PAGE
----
You may have run across the term Life Time Value of a customer or LTV. It is a common marketing buzzword, and you often hear about it in the context of Customer Relationship Management (CRM). The basics of LTV and CRM mostly come down to tracking and retaining your customers to keep them coming back. Increasing the number of happy return customers can have a huge impact on your business.
The principles behind LTV are actually quite simple. Suppose you have a customer named Fred. In 1999, he bought a $29 widget. Six months later in 2000, he saw an ad, came in and purchased a mega-widget for $59. Then he got a postcard from you in 2001, and he bought a micro-widget for $109. Sometime in 2002, he moved out of state, and you haven’t heard from him since.
With current data collection methods, it’s easy to calculate what Fred’s activities mean to your bottom line. To estimate your lifetime value of an average customer, you look at your customer sales database and do some calculations. The estimated average lifetime value of a customer equals the average sale multiplied by the estimated number of times customers reorder. In Fred’s case, he bought a total of $197 of merchandise from you over the course of three years. The average sale was about $65 ($197 divided by 3). If you looked at all of your customers and found that they had similar purchasing habits, your LTV of your average customer would be $195 ($65 times 3). Similarly, a non-profit organization can do a similar exercise with their donor base to see the long term value of the donor.
Think about what might happen if you could increase the number of times Fred came in and bought something (or donated something). What if you could increase the number of items Fred purchased? LTV and CRM are so interesting to marketers and business owners because it is far more expensive to find a new customer than it is to retain existing ones.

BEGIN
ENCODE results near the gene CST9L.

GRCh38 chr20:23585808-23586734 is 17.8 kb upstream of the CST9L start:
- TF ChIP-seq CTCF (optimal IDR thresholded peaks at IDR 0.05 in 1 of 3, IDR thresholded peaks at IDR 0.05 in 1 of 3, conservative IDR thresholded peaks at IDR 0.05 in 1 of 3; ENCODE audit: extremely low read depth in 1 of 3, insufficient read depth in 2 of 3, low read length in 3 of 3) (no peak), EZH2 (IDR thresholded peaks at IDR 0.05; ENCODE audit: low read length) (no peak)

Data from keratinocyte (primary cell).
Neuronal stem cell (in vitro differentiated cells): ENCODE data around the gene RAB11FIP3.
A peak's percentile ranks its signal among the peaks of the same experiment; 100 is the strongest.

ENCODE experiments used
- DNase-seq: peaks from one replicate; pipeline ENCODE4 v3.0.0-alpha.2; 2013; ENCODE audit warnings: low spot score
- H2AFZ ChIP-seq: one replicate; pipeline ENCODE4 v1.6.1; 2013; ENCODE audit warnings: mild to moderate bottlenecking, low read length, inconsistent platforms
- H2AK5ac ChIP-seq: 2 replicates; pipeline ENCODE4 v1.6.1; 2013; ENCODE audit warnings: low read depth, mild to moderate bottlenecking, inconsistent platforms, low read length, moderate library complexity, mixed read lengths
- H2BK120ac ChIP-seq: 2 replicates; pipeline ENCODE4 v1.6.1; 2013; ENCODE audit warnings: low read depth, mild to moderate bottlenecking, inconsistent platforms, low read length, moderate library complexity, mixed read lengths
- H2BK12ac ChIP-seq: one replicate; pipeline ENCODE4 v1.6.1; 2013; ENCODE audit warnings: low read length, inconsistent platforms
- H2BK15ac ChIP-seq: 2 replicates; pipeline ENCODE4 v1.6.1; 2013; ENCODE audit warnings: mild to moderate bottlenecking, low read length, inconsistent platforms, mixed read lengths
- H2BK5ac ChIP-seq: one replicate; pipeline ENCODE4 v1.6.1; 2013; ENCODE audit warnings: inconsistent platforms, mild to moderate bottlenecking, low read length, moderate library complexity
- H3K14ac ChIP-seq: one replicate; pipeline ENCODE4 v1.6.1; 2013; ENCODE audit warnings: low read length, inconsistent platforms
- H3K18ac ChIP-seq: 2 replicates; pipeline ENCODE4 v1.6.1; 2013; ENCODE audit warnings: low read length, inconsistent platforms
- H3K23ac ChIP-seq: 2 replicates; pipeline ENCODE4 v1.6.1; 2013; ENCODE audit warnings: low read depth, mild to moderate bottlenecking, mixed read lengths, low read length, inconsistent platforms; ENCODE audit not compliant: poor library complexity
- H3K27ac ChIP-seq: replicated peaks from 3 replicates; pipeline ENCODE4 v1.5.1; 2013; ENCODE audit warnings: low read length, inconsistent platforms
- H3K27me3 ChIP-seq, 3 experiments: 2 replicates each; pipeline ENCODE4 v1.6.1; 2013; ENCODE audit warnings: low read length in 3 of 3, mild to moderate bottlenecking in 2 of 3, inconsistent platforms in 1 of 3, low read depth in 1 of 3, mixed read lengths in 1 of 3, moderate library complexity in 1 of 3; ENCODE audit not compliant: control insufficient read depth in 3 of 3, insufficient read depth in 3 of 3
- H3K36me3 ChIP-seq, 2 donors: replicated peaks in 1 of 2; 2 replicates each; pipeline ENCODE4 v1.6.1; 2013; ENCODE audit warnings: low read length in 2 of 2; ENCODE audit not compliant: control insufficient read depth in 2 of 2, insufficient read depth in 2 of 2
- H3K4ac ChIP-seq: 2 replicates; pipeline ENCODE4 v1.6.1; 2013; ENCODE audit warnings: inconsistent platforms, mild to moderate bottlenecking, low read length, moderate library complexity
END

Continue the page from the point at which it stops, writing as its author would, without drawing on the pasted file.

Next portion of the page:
According to studies by the Danna Group, it’s not uncommon for companies to lose from 20 to 50 percent of their revenue each year from customer defections. When a customer leaves and never returns, the effect is measurable. For example, think about what would have happened if Fred had come in, bought the first $29 item, and then never returned. You would have lost $168 in sales.
Many businesses have tried to ignore the problem by working harder to acquire new customers. Unfortunately, this approach is expensive. With an understanding of the basic tenets of CRM and LTV, you can create and implement strategic programs that are aimed at enhancing customer relationships and decreasing customer defections.
You can use many techniques to retain customers. Some businesses reward customers with “loyalty” programs that give them a discount if they buy a certain number of items or spend a certain amount of money. Others keep in touch with regular communication, such as direct mail, newsletters or postcards. In either case, it comes down to reminding your customers that you exist. If your customer had a good experience buying from you, and you take the time to remind him of that fact, he might just return.
Return customers (and donors) are what LTV is all about. If you run a sale and sell your widget for $27 instead of $29, think about the LTV of the buyer. The loss from that initial purchase could be worth it in the long run if it nets you a new customer. Then by implementing customer retention programs, you might get that $2 back many times over.
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© Action Graphics, 2012.